A BFA Graduate from Michigan State University

Last weekend I graduated. It’s taken me so long to write this post, to tell you how it feels, to wrap up four years of incredible growth, to relive a day that happened in a blink yet carries so much gravity… 

So I started thinking about the everyday.

Parking on Orchard Street, and walking the rest of the way to campus.

The magnolias.

Having drawing class on the sprawling lawn.

Painting in the studio before sunrise.

Meeting friends for lunch.

My heart skipping over Marcel Breuer, Helen Levitt, Mark Rothko, and Alexey Brodovitch.

My wildly feminist art history professor. She was too much while I had her, but I admire her tenacity in hindsight, and her prowess has stayed with me.

Having a meltdown in my graphic design professor’s office, and for once hearing everything I needed to hear.

Those in-between moments made it for me. All the walks, all the coffee, all the crying and long hours and creative messes between deadlines. It was a taste of perfect.
Family had arrived a couple days prior and filled our tiny house with love, excitement, and muddy puppy paws. The day of my ceremony, I felt lighter than air. My heart was full and surprisingly (for me) at peace. I expected to be a ball of nerves and sobbing incessantly during the coronation speech. Accepting my diploma didn’t feel real, as anyone can tell you, but it happened. And I swear I floated all day.

After the ceremony we opted to bypass the crowds at the Spartan Statue and the Beaumont Tower for private photos at my building—a gorgeous, linear, mid-century modern art center. Far from the bustle of west campus, it was quiet here, and the occasional jogger would run by along the riverbank, smiling as she passed. I’d pause to return the look. To anyone who passed by, it was just another day, just a normal afternoon getting their run in. While they were comfortable in their routine, mine was rumbling towards a glorious, tectonic shift.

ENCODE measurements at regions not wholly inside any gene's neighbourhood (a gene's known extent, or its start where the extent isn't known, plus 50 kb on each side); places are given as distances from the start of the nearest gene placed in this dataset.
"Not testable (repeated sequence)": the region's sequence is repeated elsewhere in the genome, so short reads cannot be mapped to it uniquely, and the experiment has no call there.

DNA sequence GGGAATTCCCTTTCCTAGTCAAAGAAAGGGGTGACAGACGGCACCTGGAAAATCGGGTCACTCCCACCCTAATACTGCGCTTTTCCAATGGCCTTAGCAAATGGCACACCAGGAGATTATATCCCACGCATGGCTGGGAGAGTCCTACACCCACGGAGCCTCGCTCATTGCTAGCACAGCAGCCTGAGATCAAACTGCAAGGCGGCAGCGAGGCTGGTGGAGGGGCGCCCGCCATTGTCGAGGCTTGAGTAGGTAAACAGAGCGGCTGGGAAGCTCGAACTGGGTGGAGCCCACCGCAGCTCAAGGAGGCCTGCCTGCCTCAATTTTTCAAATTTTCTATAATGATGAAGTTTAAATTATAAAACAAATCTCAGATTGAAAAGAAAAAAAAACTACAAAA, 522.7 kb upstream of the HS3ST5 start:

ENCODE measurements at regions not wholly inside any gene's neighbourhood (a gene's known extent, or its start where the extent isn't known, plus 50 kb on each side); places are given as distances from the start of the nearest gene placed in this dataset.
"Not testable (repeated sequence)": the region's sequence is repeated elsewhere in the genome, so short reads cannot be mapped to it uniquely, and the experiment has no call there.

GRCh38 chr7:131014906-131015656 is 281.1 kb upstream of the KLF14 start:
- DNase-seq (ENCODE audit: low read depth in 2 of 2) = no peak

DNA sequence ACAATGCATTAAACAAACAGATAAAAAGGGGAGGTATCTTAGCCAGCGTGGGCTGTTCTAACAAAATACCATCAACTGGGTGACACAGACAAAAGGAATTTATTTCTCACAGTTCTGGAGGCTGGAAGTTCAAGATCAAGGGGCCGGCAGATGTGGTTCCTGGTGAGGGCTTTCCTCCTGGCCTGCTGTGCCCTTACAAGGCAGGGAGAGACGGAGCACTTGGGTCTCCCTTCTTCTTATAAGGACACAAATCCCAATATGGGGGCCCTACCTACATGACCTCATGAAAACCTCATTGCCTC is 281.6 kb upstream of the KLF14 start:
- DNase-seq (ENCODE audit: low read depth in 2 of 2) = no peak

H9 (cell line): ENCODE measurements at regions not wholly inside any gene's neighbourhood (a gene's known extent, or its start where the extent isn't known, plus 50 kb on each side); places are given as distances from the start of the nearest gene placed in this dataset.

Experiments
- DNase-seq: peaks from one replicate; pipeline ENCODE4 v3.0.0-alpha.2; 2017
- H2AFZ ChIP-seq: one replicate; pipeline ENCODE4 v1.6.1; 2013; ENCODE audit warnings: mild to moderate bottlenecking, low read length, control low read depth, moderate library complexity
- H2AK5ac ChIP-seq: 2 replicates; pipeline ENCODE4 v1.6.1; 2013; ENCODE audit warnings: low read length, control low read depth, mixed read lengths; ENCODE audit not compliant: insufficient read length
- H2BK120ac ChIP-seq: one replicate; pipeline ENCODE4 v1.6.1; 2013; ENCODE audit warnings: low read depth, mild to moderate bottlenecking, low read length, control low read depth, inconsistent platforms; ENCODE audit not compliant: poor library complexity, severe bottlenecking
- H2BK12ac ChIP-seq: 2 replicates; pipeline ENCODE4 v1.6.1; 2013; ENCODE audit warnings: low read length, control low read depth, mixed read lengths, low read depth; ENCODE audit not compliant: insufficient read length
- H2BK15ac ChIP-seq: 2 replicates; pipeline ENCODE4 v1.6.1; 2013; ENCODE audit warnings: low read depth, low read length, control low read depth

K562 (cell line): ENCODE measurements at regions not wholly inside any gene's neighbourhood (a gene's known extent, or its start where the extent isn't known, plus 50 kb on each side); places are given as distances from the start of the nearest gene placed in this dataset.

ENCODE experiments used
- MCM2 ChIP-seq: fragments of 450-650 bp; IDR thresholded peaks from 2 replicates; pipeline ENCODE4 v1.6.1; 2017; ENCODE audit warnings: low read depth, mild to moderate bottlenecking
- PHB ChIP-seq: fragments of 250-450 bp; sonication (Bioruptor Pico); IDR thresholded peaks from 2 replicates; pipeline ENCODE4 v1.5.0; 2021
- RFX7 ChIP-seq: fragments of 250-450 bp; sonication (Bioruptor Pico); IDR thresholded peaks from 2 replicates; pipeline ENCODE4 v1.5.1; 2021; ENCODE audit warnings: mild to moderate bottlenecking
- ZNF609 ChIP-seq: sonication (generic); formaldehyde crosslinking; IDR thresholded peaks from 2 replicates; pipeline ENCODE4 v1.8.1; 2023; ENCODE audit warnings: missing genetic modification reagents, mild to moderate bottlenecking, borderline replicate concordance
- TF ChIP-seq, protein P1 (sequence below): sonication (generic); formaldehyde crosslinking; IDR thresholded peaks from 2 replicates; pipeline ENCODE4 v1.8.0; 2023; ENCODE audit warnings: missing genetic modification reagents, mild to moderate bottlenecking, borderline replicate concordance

We slowly walked back to the car and headed for a luncheon at the The Creole, our favorite little place in Old Town, Lansing. We sipped on champagne and talked about life as George Lewis played overhead.

Now then. We are all wildly different and one woman’s challenge is another woman’s cake walk. I’m not claiming to be the end-all of late-in-lifers, and I’m certainly not the oldest to have graduated among twenty year-olds frequenting Tinder. But there’s a couple of things I bet we can universally agree on, and I lovingly pass this on to anyone on the fence about taking a defining leap:

Let’s stop measuring life by age. Reread that. Reread that, again. We live in an exciting time where advanced aged women are splashed across the screen, you can be a first-time mother at 50, and Eat Pray Love is real. You will get to it, on your own terms. This isn’t a suggestion to put things off, and yes, certain things are much more suitable for the spry, but it’s a valid way of shifting the way we think about longevity. It doesn’t matter if you’re 30 or 65—you’re still on this planet and still have a life to celebrate and dreams to fulfill.

Before the mic drops, I have one more pearl of wisdom to pass off onto you. 

When you get blackout mad, and so frustrated and so fed up and things are just way too hard in the moment… dance. And dance hard. The sensation will be elevated if you’re alone, it’s after dark, and you have an amplifier. Nothing else will matter, I promise. It’s the craziest sugar.

No comments:

Post a Comment

Back To Top